Effectively canceling a planned speaking tour, the U.S. consulate in the Netherlands has put an extended hold on the visa application of award-winning Palestinian journalist and photographer Mohammed Omer, scheduled to speak on conditions in Palestine on April 5 in Chicago.
In 2008, Omer became the youngest recipient of the prestigious Martha Gellhorn Prize for Journalism, for his firsthand reportage of life in the besieged Gaza Strip. As his prize citation explained:
Every day, he reports from a war zone, where he is also a prisoner. He is a profoundly humane witness to one of the great injustices of our time. He is the voice of the voiceless…Working alone in extremely difficult and often dangerous circumstances, [Omer has] reported unpalatable truths validated by powerful facts.
Upon attempting to return to Gaza following his acceptance of the Gellhorn award in London, Omer was detained, interrogated and beaten by the Shin Bet Israeli security force for over 12 hours. He was eventually hospitalized with cracked ribs and respiratory problems (for the full story, visit Ha’aretz). He has since resided in the Netherlands and continues to undergo medical treatment there for his subsequent health problems.
The U.S. consulate has now held his visa application for an extended period of time, effectively canceling a planned U.S. speaking tour without the explanation that a denial would require.
In recent years, numerous foreign scholars and experts have been subject to visa delays and denials that have prohibited them from speaking and teaching in the U.S.–a process the American Civil Liberties Union describes as “ideological exclusion” a violation of Americans’ First Amendment right to hear constitutionally protected speech by denying foreign scholars, artists, politicians and others entry into the United States.
Foreign nationals who have recently been denied visas include Fulbright scholar Marixa Lasso; respected South African scholar and vocal Iraq War critic Dr. Adam Habib; Iraqi doctor Riyadh Lafta, who disputed the official Iraqi civilian death numbers in the respected British medical journal The Lancet; and Oxford’s Tariq Ramadan, who has just received a visa to speak in the United States after more than five years of delays and denials.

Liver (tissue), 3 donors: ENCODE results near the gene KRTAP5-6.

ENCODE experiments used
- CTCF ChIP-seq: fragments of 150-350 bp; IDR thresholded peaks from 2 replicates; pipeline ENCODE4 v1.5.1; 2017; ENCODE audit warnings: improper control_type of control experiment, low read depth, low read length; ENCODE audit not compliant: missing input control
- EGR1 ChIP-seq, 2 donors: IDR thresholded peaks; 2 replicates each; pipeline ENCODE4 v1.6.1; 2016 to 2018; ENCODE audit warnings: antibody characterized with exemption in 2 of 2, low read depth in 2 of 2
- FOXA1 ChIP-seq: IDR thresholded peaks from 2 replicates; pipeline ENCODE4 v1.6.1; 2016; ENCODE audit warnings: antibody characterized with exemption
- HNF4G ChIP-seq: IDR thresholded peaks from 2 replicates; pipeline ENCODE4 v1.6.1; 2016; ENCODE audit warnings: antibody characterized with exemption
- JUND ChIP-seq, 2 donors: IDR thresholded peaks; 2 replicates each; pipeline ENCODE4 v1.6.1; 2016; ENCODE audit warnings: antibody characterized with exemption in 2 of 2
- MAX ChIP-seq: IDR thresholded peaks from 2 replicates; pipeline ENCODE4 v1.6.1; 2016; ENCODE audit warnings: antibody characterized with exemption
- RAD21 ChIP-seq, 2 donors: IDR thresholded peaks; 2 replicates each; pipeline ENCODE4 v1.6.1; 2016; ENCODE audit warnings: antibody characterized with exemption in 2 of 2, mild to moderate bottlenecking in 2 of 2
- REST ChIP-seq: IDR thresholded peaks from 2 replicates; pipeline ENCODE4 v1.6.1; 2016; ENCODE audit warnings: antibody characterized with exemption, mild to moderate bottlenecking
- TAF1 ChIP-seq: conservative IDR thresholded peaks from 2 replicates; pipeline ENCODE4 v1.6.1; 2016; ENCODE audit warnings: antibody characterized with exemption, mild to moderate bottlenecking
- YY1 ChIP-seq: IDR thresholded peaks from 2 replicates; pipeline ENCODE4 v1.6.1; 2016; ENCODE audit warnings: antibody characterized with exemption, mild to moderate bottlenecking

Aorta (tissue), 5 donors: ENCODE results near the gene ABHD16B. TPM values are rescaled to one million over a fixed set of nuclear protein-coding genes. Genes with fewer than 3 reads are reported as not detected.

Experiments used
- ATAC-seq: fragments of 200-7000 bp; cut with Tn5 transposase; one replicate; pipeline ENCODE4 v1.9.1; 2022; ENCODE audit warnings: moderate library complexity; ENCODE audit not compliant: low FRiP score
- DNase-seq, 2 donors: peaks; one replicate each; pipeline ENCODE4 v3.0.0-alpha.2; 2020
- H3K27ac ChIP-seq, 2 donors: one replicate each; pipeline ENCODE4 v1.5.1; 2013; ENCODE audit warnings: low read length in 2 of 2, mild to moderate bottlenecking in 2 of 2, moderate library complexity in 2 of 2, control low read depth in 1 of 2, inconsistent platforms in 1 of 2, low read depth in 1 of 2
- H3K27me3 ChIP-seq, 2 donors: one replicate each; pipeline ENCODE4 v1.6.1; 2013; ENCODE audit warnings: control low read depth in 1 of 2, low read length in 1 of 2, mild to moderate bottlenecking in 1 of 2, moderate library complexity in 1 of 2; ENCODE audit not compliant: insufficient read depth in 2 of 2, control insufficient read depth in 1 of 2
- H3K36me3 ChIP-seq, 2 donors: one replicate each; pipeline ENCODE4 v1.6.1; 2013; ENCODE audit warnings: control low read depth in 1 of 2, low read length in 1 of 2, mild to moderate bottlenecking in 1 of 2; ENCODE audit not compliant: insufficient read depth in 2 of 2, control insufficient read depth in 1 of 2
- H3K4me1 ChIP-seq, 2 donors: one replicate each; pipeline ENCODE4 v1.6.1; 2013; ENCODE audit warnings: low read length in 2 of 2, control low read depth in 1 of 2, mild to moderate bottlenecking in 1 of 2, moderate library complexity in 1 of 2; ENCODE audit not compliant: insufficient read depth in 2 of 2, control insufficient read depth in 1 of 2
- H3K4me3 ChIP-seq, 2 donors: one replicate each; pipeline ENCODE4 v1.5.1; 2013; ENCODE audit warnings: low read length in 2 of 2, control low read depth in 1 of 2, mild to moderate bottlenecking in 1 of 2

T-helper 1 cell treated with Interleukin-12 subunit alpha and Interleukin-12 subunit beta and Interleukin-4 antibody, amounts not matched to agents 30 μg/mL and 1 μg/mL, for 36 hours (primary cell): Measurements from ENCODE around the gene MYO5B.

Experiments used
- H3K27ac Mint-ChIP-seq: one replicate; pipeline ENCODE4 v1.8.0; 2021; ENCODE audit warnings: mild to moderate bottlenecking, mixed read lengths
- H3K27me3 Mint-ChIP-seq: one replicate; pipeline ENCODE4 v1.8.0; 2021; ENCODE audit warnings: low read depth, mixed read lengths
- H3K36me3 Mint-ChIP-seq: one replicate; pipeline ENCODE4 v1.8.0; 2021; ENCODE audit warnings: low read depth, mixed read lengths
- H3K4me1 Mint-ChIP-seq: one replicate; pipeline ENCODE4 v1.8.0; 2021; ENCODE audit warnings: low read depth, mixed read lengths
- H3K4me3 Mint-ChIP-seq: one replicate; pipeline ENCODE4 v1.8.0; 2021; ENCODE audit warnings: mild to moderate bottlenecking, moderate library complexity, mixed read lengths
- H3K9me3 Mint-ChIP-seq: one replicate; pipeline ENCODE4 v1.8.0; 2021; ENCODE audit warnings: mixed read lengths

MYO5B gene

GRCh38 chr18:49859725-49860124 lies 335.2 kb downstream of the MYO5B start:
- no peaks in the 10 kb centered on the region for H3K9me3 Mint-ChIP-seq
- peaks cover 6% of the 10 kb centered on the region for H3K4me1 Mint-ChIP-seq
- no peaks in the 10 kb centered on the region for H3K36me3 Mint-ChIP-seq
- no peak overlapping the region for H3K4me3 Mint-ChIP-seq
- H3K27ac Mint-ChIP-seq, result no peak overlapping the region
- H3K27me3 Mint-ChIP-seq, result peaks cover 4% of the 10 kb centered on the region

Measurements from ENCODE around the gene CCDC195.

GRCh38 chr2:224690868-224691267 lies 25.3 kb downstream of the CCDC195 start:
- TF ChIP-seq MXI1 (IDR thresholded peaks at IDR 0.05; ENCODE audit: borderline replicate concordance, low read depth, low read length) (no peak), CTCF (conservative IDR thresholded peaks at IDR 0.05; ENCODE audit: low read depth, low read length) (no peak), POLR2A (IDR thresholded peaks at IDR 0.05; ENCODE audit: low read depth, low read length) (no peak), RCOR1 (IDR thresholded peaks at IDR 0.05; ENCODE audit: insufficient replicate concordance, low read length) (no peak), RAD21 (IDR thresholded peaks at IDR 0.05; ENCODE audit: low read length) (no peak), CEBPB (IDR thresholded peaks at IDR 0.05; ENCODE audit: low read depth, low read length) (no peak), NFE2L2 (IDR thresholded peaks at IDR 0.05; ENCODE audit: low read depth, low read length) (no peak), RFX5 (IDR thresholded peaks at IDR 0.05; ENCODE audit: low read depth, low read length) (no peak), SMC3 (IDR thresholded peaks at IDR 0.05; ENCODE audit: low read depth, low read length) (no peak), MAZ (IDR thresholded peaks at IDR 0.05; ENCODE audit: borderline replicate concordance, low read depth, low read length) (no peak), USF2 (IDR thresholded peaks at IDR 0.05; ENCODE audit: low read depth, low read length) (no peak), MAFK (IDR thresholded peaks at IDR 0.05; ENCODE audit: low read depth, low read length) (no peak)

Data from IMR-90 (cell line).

Fellow Gellhorn recipient Dahr Jamail, expressed his disbelief at Omer’s visa hold:
Why would the U.S. government, when we consider the premise that we have “free speech” in this country, place on hold a visa for Mohammed Omer or any other journalist planning to come to the United States to give talks about what they report on? This is a travesty, and the only redemption available for the U.S. government in this situation is to issue Omer’s visa immediately, and with a deep apology.
Omer was to visit Houston, Santa Fe and Chicago, where local publisher Haymarket Books was to host his Newberry Library event, “Reflections on Life and War in Gaza,” alongside a broad set of interfaith religious, community and political organizations.
Rather than cancel the meeting, organizers are calling on supporters to write letters and e-mails calling for the U.S. consulate’s approval of Omer’s visa. They are also proceeding with the event as planned, via live satellite or Skype, if necessary. A petition currently underway will also be announced soon.
What You Can Do: Protest the delay in Mohammed Omer’s visa by contacting Ambassador Fay Hartog Levin at the U.S. Embassy in The Hague. Write to Levin at: Lange Voorhout 102, 2514 EJ, The Netherlands, call 31-70-310-2209, fax 31-70-361-4688 or e-mail ConsularAmster@state.gov.
This article originally appeared on SocialistWorker.org.
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